The ant life cycle has four distinct and very different life stages: egg, larvae, pupae and adult. This is known as complete metamorphosis. It generally takes from several weeks to several months to complete the life cycle, depending upon the ant species and environmental factors. Eggs A female ant that successfully mates with a male ant will become a queen ant that lays eggs. Fertile queens select a sheltered place to begin a nest (colony) and begin laying eggs. Ant eggs are very small – only about a half of a millimeter in diameter. The eggs are also oval, white and transparent. Larvae After about 1-2 weeks in the egg stage, a grub-like, legless ant larvae hatches. This stage has a voracious appetite, and the adult ants spend much of their time feeding the larvae with food and liquids they digest and regurgitate. Pupae After the larvae molts and shed their skin, they change into the pupal stage. Pupae appear somewhat like adults except their legs and antennae are folded and pressed against the pupal body. Initially, ant pupae are usually white, but slowly become darker in color as they age. Depending upon the ant species, pupae may be housed in a protective cocoon. Adult Once the pupal stage is complete, the adult ant comes on the scene. At the time of emergence, the adult ant is fully grown, but darkens in color as it ages. Adult ants are one of three different colony castes; queens, workers or males. Queens are fertile females that lay all the eggs in a colony. Workers are females that do not reproduce, but do gather food; feed the larvae; and maintain and clean the nest. Workers are wingless, and it is the worker stage that is seen foraging around for food or defending the colony from intruders. The male ants are winged, but their only job is to mate with the queens during the swarming process.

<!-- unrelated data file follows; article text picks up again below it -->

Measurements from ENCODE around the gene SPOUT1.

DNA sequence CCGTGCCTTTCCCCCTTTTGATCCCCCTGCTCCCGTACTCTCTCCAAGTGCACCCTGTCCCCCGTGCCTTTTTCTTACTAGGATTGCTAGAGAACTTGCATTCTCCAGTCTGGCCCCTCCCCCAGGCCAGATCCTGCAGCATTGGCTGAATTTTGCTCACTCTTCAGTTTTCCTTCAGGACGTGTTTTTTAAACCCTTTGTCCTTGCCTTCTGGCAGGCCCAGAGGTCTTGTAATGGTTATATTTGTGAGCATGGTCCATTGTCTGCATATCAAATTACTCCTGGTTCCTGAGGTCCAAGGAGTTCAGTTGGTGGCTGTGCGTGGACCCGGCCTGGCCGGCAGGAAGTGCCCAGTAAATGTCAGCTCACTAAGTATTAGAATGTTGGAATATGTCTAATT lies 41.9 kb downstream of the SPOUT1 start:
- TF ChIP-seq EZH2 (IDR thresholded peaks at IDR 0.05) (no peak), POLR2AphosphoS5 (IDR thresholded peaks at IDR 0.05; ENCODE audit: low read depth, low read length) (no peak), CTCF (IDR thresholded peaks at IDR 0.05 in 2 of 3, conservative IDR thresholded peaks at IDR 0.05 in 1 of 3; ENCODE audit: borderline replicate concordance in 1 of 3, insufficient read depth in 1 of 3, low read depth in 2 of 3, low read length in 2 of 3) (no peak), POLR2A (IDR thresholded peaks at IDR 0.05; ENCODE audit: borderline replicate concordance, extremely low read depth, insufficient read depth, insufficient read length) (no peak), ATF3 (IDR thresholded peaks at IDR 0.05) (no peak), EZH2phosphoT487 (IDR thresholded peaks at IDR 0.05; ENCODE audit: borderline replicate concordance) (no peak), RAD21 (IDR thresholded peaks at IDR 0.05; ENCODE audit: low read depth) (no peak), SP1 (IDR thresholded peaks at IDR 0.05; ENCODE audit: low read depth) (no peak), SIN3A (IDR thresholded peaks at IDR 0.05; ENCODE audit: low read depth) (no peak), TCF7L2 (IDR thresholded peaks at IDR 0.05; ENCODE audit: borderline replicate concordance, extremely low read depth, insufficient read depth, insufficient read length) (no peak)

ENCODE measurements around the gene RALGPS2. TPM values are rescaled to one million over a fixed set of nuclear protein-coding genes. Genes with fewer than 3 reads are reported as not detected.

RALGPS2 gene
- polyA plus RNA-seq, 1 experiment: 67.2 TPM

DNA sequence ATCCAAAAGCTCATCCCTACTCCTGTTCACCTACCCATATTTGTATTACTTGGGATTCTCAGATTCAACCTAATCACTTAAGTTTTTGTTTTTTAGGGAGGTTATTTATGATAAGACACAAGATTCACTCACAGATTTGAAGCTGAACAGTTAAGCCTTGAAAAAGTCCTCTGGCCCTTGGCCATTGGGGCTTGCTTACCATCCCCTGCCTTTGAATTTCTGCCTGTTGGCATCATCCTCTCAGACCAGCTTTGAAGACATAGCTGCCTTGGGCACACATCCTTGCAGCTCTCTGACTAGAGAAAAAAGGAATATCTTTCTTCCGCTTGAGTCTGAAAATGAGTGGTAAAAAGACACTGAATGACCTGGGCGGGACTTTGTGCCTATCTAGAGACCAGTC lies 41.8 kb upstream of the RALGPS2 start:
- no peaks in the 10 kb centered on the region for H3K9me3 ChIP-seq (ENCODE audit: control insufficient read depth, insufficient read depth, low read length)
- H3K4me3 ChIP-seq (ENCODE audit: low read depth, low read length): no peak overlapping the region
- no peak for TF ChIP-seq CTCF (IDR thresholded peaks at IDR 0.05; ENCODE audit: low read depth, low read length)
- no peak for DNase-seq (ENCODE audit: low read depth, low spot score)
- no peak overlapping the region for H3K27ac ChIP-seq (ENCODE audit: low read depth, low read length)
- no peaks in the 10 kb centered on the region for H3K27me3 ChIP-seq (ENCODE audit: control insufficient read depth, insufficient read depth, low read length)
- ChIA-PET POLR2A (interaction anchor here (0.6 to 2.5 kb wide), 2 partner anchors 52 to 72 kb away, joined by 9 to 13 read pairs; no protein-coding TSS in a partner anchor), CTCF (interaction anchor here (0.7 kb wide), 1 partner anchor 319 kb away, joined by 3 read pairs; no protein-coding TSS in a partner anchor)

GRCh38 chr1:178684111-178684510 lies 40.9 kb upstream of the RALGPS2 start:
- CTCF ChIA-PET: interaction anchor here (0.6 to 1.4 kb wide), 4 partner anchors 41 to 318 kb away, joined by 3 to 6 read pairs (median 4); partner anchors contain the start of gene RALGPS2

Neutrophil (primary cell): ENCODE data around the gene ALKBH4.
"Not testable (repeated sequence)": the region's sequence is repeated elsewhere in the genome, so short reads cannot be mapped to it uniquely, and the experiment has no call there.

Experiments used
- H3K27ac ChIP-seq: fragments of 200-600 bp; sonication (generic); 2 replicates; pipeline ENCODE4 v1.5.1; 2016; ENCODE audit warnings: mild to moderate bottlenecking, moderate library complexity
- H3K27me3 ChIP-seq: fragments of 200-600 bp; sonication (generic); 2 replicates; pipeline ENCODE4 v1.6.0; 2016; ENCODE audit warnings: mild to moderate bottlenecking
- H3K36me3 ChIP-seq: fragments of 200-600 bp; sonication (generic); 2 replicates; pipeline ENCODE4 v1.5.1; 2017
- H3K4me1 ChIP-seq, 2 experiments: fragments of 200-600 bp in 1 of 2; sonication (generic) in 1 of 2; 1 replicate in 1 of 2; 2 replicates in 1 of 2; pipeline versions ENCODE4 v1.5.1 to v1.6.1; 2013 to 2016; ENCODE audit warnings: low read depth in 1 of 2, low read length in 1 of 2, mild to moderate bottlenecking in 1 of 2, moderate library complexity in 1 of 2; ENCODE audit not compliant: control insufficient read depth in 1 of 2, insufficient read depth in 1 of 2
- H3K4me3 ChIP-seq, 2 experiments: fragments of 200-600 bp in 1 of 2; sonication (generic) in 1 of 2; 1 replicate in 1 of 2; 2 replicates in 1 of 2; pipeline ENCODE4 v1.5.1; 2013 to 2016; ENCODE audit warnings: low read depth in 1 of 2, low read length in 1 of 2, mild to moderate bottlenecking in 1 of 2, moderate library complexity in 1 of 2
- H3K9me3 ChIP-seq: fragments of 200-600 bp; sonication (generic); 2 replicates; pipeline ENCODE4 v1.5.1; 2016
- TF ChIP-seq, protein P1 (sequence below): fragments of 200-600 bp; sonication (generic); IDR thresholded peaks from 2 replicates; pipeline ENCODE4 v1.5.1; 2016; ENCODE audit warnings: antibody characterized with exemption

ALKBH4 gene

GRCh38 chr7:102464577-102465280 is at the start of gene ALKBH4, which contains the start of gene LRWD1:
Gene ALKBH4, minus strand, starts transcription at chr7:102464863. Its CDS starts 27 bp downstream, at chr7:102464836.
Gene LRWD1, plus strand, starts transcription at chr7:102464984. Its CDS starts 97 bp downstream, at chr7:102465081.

The white-footed ant, Technomyrmex difficilis Forel, has become an important pest ant in Florida. Previously identified as albipes (Fr. Smith), it was correctly identified in 2007 as T. difficilis (Bolton 2007). The W.F. Ant is a medium small (2.5-3 mm long), black to brownish-black ant with white-ish feet. Population: Perhaps the key to the W.F. Ant’s evolutionary success is its ability to reproduce in large numbers, especially considering that it doesn’t have the obvious defensive capabilities of many other ants such as a venomous sting, chemical sprays, or soldiers with strong, biting mandibles.
Colony population estimates vary from 8,000 to 3 million individuals. W.F. Ants are considered to be a nuisance pest because they are frequently observed foraging in kitchens, bathrooms, and the exterior of buildings. W.F. Ants feed on plant nectars and honeydew produced by sap-sucking insects such as aphids, mealybugs, and scales. W.F. Ants are known to protect honeydew producers, which has caused problems in agricultural production in some areas.
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